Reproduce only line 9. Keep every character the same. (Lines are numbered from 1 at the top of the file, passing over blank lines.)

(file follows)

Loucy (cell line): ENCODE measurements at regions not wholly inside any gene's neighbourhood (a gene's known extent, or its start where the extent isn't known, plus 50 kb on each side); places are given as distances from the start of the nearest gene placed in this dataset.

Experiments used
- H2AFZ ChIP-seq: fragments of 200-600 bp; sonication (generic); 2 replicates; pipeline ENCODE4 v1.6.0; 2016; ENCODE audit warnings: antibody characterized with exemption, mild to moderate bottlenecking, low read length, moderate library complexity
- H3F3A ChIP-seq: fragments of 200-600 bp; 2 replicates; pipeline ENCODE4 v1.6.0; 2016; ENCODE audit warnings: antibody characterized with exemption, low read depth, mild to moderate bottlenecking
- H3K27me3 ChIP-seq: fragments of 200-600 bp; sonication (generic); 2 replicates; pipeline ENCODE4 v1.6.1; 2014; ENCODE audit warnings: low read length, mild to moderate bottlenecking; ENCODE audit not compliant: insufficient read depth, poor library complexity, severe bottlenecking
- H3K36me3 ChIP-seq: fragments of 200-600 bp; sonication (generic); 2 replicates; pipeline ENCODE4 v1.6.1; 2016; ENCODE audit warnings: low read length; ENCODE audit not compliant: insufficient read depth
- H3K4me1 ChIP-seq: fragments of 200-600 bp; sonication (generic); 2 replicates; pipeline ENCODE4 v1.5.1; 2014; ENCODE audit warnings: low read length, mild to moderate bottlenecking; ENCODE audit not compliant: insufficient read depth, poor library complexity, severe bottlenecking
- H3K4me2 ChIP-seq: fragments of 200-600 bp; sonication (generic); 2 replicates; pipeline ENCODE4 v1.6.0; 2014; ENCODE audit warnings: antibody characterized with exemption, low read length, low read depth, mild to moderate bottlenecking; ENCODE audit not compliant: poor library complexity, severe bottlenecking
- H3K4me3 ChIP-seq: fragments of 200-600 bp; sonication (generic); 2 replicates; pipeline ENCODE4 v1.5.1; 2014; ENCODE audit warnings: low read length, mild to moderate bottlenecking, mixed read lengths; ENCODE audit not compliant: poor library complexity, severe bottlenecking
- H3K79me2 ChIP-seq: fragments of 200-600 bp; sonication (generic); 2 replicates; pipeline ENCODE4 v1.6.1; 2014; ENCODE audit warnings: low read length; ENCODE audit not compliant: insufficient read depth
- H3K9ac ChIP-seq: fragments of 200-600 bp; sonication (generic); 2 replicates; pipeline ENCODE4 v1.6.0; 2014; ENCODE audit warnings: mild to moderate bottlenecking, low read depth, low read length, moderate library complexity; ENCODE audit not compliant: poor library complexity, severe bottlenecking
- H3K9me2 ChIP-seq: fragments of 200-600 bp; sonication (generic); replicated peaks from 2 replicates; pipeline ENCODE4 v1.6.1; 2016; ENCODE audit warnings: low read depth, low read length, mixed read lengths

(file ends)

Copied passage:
- H3K4me3 ChIP-seq: fragments of 200-600 bp; sonication (generic); 2 replicates; pipeline ENCODE4 v1.5.1; 2014; ENCODE audit warnings: low read length, mild to moderate bottlenecking, mixed read lengths; ENCODE audit not compliant: poor library complexity, severe bottlenecking